Racing's new crisis Harness tracks: Imperiled horsemen mull sale to casino or owner of slots-racing park.

December 14, 1996

MARYLAND'S HORSE RACING woes continue. Paralyzed by the threatened loss of business to Delaware and West Virginia race tracks bolstered by slot machines, the $1 billion-a-year industry is witnessing a virtual takeover of its two harness tracks by gambling interests with little desire to see Maryland racing prosper.

Two offers for Rosecroft and Ocean Downs have been discussed by the Cloverleaf Standardbred Owners Association. One would see Bally's Entertainment -- the big casino company -- assume control. The other would turn over the tracks to the Rickman family, owners of Delaware Park, the thoroughbred track flush with millions from its slots parlor. Either way, Maryland could be a loser.

Bally's purpose is clear: To gain entry to Maryland and leverage ownership of the harness tracks in an effort to legalize slot machines -- or casinos -- at state tracks.

The Rickman family's purpose is to block anything at the Laurel and Pimlico thoroughbred tracks that would undercut the family's successful operation in Delaware. Weaker Maryland racing helps Delaware Park.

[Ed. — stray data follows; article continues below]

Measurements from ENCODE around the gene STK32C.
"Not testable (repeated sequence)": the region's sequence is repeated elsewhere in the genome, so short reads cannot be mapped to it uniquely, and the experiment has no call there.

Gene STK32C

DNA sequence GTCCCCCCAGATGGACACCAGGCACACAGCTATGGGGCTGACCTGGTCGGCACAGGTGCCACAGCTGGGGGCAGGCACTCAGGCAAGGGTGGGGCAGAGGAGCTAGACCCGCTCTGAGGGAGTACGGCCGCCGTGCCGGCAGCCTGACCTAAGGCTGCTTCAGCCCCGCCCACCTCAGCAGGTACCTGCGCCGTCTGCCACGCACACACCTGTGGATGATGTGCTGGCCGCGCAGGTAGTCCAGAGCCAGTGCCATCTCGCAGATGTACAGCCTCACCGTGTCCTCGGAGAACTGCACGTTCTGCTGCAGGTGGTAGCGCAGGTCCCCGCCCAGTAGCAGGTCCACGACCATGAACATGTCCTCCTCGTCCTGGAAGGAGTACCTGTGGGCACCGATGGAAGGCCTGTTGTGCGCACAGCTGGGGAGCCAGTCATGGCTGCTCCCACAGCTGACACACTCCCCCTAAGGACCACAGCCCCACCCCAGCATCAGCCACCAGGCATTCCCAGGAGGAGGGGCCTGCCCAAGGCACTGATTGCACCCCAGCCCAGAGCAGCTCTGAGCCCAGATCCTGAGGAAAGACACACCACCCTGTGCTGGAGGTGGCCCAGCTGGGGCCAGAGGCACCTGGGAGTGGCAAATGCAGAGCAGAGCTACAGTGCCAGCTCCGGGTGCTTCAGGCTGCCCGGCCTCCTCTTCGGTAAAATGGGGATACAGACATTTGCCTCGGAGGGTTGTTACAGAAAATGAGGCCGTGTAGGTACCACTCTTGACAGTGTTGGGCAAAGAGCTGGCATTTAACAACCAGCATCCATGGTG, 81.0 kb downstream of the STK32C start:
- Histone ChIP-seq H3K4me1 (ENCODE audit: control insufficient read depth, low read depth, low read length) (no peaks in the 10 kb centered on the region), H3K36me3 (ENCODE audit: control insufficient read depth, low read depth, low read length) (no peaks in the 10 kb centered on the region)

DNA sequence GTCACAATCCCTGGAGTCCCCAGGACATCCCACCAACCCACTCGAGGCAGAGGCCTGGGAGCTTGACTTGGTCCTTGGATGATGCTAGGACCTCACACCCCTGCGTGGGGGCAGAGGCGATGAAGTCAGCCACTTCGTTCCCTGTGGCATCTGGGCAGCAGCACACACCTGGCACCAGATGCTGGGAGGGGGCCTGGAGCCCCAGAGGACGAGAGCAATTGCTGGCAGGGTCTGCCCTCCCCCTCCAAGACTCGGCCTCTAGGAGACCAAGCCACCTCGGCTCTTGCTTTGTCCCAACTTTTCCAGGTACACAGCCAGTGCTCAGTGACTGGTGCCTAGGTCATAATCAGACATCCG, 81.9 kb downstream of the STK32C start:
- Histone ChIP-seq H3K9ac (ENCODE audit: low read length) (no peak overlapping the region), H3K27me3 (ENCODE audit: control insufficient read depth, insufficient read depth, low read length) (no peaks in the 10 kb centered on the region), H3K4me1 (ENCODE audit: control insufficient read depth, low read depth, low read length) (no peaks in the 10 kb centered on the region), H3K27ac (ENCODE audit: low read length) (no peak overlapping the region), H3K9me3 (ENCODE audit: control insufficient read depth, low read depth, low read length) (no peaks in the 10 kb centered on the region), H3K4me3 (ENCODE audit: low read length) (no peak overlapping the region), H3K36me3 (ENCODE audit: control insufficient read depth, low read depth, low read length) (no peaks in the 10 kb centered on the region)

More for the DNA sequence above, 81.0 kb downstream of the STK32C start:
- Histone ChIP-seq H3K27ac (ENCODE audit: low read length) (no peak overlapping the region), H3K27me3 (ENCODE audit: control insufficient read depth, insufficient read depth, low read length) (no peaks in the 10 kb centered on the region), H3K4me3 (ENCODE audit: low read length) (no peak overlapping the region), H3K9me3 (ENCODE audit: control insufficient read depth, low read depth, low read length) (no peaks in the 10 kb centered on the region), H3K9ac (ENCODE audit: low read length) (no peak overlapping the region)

But it harms the Maryland industry. Either new owner could cancel the crucial agreement controlling simulcast arrangements between the tracks. That would be a body blow for Pimlico and Laurel, which could lose $3 million in profits annually. It might be enough to force a sharp cut in racing days and send the tracks into a permanent swoon.

The Maryland Racing Commission should not permit Pimlico's main rival to buy the state's harness tracks. It could destroy the local sport. Nor should the commission sit by while a casino, with visions of expanded gambling, gains control of these tracks.

Yet the two harness ovals, owned by Cloverleaf, are losing millions as good horses and big bettors shift to Dover Downs, which has boosted purses 10-fold thanks to slots. A bailout plan must be found.

Sadly, Gov. Parris Glendening has ignored this growing crisis. Instead of exploring options with industry representatives, the governor has remained aloof. His failure to take the lead could have disastrous consequences.

Legislators, too, need to get involved. There are a number of ways the state can help racing meet the Delaware challenge. But someone in the State House has to step forward -- before it is too late for an industry that remains a major economic enterprise in Maryland.

Pub Date: 12/14/96

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